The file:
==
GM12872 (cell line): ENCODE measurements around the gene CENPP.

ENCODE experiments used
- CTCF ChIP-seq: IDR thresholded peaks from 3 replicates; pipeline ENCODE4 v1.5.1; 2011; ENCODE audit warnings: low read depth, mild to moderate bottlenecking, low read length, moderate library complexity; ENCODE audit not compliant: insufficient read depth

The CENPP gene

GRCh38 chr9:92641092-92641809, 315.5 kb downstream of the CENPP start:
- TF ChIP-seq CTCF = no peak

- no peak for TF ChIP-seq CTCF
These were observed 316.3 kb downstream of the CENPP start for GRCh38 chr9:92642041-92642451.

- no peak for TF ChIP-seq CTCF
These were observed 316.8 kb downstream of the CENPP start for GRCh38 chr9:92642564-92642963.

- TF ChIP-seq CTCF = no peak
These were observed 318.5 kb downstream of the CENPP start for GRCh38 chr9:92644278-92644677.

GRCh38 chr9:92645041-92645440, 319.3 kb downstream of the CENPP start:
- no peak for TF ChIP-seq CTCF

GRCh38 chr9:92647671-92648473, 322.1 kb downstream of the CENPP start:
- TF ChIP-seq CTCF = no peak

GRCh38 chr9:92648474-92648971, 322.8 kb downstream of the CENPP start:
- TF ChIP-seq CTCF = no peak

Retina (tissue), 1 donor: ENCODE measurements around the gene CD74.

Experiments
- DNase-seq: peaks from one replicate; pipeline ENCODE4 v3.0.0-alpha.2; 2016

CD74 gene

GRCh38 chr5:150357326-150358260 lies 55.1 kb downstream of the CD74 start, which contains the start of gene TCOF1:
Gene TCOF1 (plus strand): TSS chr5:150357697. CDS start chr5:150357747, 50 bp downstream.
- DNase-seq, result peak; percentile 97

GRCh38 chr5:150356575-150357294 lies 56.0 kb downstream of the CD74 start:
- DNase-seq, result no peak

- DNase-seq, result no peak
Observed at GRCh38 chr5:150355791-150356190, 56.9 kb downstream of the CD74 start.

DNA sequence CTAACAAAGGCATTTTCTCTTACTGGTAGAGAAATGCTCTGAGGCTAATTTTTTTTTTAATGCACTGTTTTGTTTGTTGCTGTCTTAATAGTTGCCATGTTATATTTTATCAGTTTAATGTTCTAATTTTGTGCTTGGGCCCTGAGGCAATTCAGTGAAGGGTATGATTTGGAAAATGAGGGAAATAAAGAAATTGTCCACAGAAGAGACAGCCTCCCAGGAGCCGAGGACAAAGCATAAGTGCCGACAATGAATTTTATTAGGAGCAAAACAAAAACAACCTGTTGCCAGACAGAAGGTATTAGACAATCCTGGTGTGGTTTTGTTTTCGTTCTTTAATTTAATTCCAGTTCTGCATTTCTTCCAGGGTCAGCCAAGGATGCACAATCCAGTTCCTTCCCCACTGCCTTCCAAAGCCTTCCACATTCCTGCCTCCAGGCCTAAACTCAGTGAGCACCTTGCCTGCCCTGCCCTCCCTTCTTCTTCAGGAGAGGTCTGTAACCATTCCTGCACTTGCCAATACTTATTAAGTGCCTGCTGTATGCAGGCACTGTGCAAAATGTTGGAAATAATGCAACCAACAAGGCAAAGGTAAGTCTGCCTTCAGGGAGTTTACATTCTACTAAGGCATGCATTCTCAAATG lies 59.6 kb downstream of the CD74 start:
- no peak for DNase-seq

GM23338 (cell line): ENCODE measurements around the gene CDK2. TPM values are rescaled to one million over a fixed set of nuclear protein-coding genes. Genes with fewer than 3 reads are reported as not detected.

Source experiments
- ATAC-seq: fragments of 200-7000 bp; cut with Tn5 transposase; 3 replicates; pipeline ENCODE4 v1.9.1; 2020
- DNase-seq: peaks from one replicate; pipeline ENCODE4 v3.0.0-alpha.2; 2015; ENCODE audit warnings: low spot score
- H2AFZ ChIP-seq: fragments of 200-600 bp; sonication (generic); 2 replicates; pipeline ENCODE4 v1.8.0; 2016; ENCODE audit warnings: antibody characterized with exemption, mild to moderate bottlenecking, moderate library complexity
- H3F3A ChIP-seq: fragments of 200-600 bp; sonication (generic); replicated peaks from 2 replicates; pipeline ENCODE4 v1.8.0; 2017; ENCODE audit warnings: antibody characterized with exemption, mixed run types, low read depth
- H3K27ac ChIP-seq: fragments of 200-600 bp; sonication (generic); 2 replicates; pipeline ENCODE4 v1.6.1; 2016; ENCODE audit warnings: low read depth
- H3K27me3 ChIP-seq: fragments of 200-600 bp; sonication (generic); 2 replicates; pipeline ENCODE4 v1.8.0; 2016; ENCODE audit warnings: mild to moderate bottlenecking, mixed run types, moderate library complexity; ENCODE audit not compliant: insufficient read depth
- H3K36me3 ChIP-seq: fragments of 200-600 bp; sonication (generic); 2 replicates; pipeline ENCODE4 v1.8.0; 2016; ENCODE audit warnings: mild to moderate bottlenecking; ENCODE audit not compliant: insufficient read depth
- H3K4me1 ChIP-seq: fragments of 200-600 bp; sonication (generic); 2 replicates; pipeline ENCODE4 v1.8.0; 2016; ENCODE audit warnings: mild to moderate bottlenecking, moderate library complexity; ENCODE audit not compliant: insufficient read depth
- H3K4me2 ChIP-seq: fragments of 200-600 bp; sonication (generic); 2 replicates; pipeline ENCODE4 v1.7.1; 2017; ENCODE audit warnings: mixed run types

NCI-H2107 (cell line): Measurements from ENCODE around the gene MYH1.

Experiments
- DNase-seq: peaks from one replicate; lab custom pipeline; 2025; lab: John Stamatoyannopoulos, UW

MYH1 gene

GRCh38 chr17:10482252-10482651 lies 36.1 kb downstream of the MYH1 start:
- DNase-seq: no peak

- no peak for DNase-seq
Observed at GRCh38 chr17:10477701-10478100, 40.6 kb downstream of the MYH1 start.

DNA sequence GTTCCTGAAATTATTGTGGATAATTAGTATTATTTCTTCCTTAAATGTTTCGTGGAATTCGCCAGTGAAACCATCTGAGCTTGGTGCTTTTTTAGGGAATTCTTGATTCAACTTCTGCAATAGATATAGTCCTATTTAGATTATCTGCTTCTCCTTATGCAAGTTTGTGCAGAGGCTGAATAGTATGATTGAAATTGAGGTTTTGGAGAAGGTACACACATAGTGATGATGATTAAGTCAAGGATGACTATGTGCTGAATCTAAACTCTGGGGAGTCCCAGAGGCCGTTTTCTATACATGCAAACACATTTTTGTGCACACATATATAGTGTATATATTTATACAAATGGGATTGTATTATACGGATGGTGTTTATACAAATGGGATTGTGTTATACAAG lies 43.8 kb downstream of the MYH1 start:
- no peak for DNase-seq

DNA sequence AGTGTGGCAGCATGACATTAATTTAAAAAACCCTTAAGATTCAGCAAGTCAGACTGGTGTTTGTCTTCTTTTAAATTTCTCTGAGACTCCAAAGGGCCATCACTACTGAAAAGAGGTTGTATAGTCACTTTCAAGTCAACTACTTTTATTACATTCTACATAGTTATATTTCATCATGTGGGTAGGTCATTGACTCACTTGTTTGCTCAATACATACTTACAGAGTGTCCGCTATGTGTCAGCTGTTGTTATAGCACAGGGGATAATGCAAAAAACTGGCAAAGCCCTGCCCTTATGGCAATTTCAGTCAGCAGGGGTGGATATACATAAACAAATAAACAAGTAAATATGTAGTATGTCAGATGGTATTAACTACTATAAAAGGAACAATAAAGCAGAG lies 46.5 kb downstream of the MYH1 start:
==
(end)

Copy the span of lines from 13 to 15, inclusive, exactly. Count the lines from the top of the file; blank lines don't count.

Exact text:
GRCh38 chr9:92645041-92645440, 319.3 kb downstream of the CENPP start:
- no peak for TF ChIP-seq CTCF

GRCh38 chr9:92647671-92648473, 322.1 kb downstream of the CENPP start: